Implemented in 2020, the RenovaBio program in Brazil seeks to decarbonize the transport sector by setting reduction targets for fuel distributors there. The program targets generating approximately five billion gallons of ethanol demand through 2030.
After two years of implementation, no U.S. ethanol plants have been certified under the RenovaBio program, losing market competitiveness, and limiting the access to the carbon credit market inside Brazil.
In response, the U.S. Grains Council (USGC), along with the U.S. Department of Agriculture (USDA), hosted a team of Brazilian government officials from the National Agency for Petroleum, Natural Gas and Biofuels (ANP), the Ministry of Mines and Energy (MME) and the Brazilian Enterprise for Agricultural Research (EMBRAPA) that recently met with U.S. government officials, industry representatives and key stakeholders in the U.S. ethanol supply chain.
The engagement was arranged to provide technical information to the Brazilian team, helping them better understand U.S. ethanol industry certification programs, logistics and operational practices. Through this mission, the Council hopes to answer questions Brazilian regulators have regarding the U.S. ag system and sustainability efforts in the states.
“By receiving first-hand information, the Brazilian delegation will be able to adjust the requirements of the program and create access for U.S. ethanol plants,” said USGC Latin America Ethanol Consultant Juan Sebastian Diaz. “The level of participation and the information provided by government and industry stakeholders have amplified the knowledge about the implementation of the U.S. biofuels program and the requirements to fulfill sustainable practices that are expected to encompass the RenovaBio goals.”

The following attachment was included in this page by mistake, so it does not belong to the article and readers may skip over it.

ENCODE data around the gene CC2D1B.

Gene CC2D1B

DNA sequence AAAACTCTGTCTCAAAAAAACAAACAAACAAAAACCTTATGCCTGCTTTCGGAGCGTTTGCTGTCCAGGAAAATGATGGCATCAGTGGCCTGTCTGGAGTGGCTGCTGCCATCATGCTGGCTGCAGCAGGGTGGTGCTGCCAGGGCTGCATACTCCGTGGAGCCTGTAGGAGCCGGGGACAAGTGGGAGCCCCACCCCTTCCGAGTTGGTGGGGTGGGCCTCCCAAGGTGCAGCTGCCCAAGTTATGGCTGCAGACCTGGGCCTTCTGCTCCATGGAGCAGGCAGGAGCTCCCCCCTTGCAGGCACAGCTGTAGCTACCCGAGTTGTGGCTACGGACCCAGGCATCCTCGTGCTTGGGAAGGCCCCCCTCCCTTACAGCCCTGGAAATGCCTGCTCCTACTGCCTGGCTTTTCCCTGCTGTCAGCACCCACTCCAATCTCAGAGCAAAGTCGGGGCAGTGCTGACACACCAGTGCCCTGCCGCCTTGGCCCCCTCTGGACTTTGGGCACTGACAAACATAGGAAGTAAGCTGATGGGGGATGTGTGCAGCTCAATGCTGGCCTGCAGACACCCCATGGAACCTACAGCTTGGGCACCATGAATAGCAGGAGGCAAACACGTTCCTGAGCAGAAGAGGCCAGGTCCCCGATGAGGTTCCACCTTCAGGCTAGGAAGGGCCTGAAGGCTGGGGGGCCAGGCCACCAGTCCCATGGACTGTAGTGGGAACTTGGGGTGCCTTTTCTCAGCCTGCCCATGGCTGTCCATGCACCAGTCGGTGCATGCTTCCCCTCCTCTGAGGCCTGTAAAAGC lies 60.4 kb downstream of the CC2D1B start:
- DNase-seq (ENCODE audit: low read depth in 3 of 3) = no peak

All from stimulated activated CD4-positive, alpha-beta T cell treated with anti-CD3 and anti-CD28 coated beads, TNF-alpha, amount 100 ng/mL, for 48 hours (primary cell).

While in the states, the team spent time in Washington, D.C., meeting with industry and government groups, including the Council, before meeting with educational organizations, lab teams and several Council members in the ethanol industry.
“The visit has provided an invaluable experience to both the group from Brazil and the ethanol industry here in the U.S.,” said Joana Hassan, USGC manager of global ethanol programs.
“We’ve had really good meetings this week, and we couldn’t have done it without our industry partners, Illinois Corn, Missouri Corn, USDA and FAS Brazil. We’ve been able to sit at the table and talk through some issues and make clarifications almost immediately. It is evident they have a better understanding of what our processes here in the U.S look like.”
The Council looks forward to continuing its work with Brazilian government officials and U.S. ethanol partners to create opportunities for the U.S. commodity in Brazil.
“The Brazilian RenovaBio program has set ambitious goals to decarbonize the transportation sector, and U.S. ethanol is expected to play an essential role in the next few years. The Council wants to ensure prompt access to RenovaBio certificates and to permanently eliminate duties to regain market competitiveness,” Diaz said.
About The U.S. Grains Council
The U.S. Grains Council develops export markets for U.S. barley, corn, sorghum and related products including distiller’s dried grains with solubles (DDGS) and ethanol. With full-time presence in 28 locations, the Council operates programs in more than 50 countries and the European Union. The Council believes exports are vital to global economic development and to U.S. agriculture’s profitability. Detailed information about the Council and its programs is online at www.grains.org.